Non-Classic Infantile Onset Pompe Disease

Pompe disease is a rare inherited disorder, associated with progressive muscle damage and weakness. There are three main types of Pompe disease, classified according to age at onset and severity of symptoms. They are classic infantile-onset Pompe disease, non-classic infantile-onset Pompe disease, and late-onset Pompe disease.

Non-classic infantile-onset Pompe disease tends to begin within the first year of life, but later than the classic form that usually appears within a few months of birth.

Causes of non-classic infantile-onset Pompe

Pompe is a type of glycogen storage disease, a group of conditions associated with abnormalities in the way the body handles glycogen, a large complex sugar that is stored in muscles. Glycogen is normally broken down into smaller sugars, like glucose, to be used as an energy source by cells.

Individuals with Pompe disease cannot break down glycogen efficiently, due to defects in an enzyme called acid alpha-glucosidase, which is involved in this process. This is caused by mutations, or abnormalities, in the GAA gene that encodes for acid alpha-glucosidase.

When glycogen cannot be broken down properly, it accumulates to toxic levels and causes damage to the surrounding tissues.

The disease is inherited in an autosomal recessive manner. This means that for the symptoms to appear, the patient must inherit two mutated copies of GAA — one from the mother and one from the father. So far, over 200 different mutations have been characterized in patients with Pompe disease. Some mutations can cause only slight changes to the enzyme, meaning that it does not work as effectively as it should, while others can cause no enzyme to be made at all.

In non-classic infantile-onset Pompe disease, a person has inherited GAA copies that produce very little or no working acid alpha-glucosidase. In general, the lower the enzyme’s activity, the earlier the age of disease onset as the buildup of glycogen occurs more quickly and symptoms will become evident sooner in life.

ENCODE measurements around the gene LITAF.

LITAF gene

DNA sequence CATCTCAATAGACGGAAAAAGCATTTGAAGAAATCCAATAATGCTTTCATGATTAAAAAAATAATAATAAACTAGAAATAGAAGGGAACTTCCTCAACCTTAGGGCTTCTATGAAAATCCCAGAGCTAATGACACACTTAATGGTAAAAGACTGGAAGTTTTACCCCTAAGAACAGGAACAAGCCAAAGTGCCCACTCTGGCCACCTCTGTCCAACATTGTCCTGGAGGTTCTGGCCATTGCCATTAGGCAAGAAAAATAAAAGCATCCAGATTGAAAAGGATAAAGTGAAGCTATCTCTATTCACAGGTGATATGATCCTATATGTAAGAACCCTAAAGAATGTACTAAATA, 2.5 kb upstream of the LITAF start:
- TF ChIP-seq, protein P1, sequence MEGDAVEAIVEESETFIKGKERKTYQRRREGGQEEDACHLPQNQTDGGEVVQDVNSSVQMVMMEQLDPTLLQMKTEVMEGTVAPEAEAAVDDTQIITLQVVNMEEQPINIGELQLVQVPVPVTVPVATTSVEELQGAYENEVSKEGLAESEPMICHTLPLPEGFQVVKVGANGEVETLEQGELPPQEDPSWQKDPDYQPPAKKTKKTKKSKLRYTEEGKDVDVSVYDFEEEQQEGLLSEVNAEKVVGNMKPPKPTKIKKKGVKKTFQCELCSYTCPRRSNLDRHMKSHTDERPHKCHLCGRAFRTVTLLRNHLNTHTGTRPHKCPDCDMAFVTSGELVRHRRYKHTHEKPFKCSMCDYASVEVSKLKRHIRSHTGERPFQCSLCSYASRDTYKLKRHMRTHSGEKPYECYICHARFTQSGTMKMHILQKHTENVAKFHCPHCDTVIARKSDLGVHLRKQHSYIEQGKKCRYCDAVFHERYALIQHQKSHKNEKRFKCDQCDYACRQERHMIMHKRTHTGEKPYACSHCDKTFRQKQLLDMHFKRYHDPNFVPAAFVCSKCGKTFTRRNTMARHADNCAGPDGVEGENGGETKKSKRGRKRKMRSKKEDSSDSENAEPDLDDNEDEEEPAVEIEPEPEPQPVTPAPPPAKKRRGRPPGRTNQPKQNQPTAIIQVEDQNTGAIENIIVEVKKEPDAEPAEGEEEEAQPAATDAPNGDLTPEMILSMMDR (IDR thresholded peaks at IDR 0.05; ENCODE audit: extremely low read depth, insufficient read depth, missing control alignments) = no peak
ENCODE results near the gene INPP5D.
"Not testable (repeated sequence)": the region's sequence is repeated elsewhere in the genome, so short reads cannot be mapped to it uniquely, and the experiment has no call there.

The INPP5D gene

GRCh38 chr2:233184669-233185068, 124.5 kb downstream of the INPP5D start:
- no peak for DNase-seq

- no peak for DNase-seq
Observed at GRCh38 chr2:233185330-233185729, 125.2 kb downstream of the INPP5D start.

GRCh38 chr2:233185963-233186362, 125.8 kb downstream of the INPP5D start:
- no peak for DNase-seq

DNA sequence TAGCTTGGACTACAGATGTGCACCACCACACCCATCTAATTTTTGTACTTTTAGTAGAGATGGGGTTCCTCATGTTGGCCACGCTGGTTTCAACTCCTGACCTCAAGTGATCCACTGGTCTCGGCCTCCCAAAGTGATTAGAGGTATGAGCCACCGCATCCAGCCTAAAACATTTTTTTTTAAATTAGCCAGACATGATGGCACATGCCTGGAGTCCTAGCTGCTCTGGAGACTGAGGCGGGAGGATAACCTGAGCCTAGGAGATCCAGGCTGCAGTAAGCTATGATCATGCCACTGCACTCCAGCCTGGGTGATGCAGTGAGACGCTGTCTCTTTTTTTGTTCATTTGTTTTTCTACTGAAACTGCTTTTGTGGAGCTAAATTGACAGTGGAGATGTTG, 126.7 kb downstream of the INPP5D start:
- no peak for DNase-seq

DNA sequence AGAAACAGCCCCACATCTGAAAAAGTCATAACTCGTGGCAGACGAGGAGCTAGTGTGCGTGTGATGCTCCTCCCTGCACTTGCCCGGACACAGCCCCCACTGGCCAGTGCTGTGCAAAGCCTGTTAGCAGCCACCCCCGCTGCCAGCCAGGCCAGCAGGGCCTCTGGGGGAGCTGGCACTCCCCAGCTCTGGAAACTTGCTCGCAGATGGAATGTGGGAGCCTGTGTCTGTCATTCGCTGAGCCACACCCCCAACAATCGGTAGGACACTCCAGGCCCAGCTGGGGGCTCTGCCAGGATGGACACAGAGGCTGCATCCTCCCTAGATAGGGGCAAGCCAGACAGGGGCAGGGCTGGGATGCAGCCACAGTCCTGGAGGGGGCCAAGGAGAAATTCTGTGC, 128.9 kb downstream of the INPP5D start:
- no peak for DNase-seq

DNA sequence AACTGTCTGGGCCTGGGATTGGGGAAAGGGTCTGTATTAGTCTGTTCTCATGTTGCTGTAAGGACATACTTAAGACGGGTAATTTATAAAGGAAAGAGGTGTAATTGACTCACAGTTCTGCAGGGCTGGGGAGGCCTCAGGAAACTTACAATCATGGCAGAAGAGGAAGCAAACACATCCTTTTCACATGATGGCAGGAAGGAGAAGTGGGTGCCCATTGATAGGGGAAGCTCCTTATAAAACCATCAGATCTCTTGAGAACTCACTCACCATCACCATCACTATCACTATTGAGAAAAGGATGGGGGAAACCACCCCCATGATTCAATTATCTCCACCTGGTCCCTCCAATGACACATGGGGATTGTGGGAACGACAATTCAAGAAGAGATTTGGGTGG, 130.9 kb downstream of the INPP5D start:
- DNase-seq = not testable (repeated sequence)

A study, published in the Orphanet Journal of Rare Diseases, examined types of GAA mutations associated with non-classic infantile-onset Pompe disease in 31 patients. Most were from Europe, with one patient from the U.S. Results showed that in this subset of patients, around two-thirds of their mutations were of a type termed c.-32-13T>G, which results in a severely reduced amount of functional acid alpha-glucosidase.


Non-classic infantile-onset Pompe disease differs in symptoms from the classic infantile-onset form, and is usually less severe. Children show progressive muscle weakness, or myopathy, and delayed development of motor skills, such as rolling over and sitting up.

The heart is also less likely to be affected in non-classic infantile-onset Pompe disease. Some patients may experience cardiomegaly, or an enlarged heart, which can lead to heart failure if untreated, but progression is generally slower. Progressive muscle weakness can also lead to severe breathing problems and lung failure if untreated.


Initial diagnosis consists of identifying the symptoms of the disease. In some U.S. states, Pompe disease is part of newborn screening.

If Pompe disease is suspected based on symptoms, a blood or skin sample may be taken to assess the activity of the acid alpha-glucosidase enzyme. In patients who have the non-classic infantile-onset form, enzyme activity is generally very low or non-existent.

A DNA analysis can further confirm the diagnosis if a mutation is detected in the GAA gene.

Other indicators include abnormally high levels of some substances, including a type of sugar called tetrasaccharide in the urine, or the enzyme creatine kinase in the blood, which leaks from damaged muscles.


There is currently no cure for Pompe disease, but treatments are available to manage symptoms and improve survival.

In general, patients with Pompe disease will be offered enzyme replacement therapy (ERT). The U.S. Food and Drug Administration (FDA) approved Genzyme’s Lumizyme (marketed as Myozyme outside of the U.S.) in 2006. Lumizyme’s active ingredient is purified alglucosidase alfa, or a copy of the human alpha-glucosidase enzyme produced in a laboratory. This transiently provides the enzyme to the patient, breaking down glycogen while it is active. But the treatment must be taken regularly.

Children may also receive care and support to manage specific symptoms. This may include:

  • Respiratory support such a mechanical ventilator to help the child inhale and exhale enough air.
  • Physical therapy to help the child develop motor skills and strengthen key muscles.
  • Dietary treatments, which may include specific diets or a feeding tube, to ensure the child is getting enough nutrition for proper growth and development.


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